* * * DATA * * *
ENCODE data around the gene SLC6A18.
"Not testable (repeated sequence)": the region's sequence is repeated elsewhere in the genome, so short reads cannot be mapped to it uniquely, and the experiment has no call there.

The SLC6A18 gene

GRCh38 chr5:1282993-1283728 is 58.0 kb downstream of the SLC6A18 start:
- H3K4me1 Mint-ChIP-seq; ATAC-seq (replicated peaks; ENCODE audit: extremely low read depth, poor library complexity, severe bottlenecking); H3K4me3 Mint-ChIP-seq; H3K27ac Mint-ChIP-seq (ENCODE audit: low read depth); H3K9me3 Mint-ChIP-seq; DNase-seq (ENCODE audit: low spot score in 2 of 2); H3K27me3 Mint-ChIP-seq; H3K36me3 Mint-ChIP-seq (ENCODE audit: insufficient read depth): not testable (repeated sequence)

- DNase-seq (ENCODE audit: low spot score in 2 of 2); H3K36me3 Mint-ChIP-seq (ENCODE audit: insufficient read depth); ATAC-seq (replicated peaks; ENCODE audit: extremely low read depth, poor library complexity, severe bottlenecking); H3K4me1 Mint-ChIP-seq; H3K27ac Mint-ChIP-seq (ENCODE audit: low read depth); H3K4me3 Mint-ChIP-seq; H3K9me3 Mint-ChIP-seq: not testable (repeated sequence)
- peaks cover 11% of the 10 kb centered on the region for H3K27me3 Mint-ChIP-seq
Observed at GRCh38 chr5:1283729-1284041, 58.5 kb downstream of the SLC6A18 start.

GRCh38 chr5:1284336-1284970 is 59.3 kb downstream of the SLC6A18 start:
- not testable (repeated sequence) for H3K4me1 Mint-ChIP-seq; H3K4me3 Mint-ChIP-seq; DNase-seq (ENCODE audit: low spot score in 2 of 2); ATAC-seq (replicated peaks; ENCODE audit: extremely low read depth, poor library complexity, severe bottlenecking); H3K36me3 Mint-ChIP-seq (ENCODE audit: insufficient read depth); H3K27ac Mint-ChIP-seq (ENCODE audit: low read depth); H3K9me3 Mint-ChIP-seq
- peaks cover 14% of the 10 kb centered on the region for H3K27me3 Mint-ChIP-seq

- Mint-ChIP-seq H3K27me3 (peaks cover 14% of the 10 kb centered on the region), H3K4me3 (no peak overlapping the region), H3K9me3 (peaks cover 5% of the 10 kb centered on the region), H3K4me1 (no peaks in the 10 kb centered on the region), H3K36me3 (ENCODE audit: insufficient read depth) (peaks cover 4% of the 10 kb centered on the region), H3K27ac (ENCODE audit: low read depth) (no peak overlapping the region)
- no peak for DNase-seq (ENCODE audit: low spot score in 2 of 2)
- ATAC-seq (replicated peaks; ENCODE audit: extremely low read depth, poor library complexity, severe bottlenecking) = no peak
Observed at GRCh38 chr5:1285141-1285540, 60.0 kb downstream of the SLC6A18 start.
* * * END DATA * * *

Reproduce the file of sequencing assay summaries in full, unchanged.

ENCODE data around the gene SLC6A18.
"Not testable (repeated sequence)": the region's sequence is repeated elsewhere in the genome, so short reads cannot be mapped to it uniquely, and the experiment has no call there.

The SLC6A18 gene

GRCh38 chr5:1282993-1283728 is 58.0 kb downstream of the SLC6A18 start:
- H3K4me1 Mint-ChIP-seq; ATAC-seq (replicated peaks; ENCODE audit: extremely low read depth, poor library complexity, severe bottlenecking); H3K4me3 Mint-ChIP-seq; H3K27ac Mint-ChIP-seq (ENCODE audit: low read depth); H3K9me3 Mint-ChIP-seq; DNase-seq (ENCODE audit: low spot score in 2 of 2); H3K27me3 Mint-ChIP-seq; H3K36me3 Mint-ChIP-seq (ENCODE audit: insufficient read depth): not testable (repeated sequence)

- DNase-seq (ENCODE audit: low spot score in 2 of 2); H3K36me3 Mint-ChIP-seq (ENCODE audit: insufficient read depth); ATAC-seq (replicated peaks; ENCODE audit: extremely low read depth, poor library complexity, severe bottlenecking); H3K4me1 Mint-ChIP-seq; H3K27ac Mint-ChIP-seq (ENCODE audit: low read depth); H3K4me3 Mint-ChIP-seq; H3K9me3 Mint-ChIP-seq: not testable (repeated sequence)
- peaks cover 11% of the 10 kb centered on the region for H3K27me3 Mint-ChIP-seq
Observed at GRCh38 chr5:1283729-1284041, 58.5 kb downstream of the SLC6A18 start.

GRCh38 chr5:1284336-1284970 is 59.3 kb downstream of the SLC6A18 start:
- not testable (repeated sequence) for H3K4me1 Mint-ChIP-seq; H3K4me3 Mint-ChIP-seq; DNase-seq (ENCODE audit: low spot score in 2 of 2); ATAC-seq (replicated peaks; ENCODE audit: extremely low read depth, poor library complexity, severe bottlenecking); H3K36me3 Mint-ChIP-seq (ENCODE audit: insufficient read depth); H3K27ac Mint-ChIP-seq (ENCODE audit: low read depth); H3K9me3 Mint-ChIP-seq
- peaks cover 14% of the 10 kb centered on the region for H3K27me3 Mint-ChIP-seq

- Mint-ChIP-seq H3K27me3 (peaks cover 14% of the 10 kb centered on the region), H3K4me3 (no peak overlapping the region), H3K9me3 (peaks cover 5% of the 10 kb centered on the region), H3K4me1 (no peaks in the 10 kb centered on the region), H3K36me3 (ENCODE audit: insufficient read depth) (peaks cover 4% of the 10 kb centered on the region), H3K27ac (ENCODE audit: low read depth) (no peak overlapping the region)
- no peak for DNase-seq (ENCODE audit: low spot score in 2 of 2)
- ATAC-seq (replicated peaks; ENCODE audit: extremely low read depth, poor library complexity, severe bottlenecking) = no peak
Observed at GRCh38 chr5:1285141-1285540, 60.0 kb downstream of the SLC6A18 start.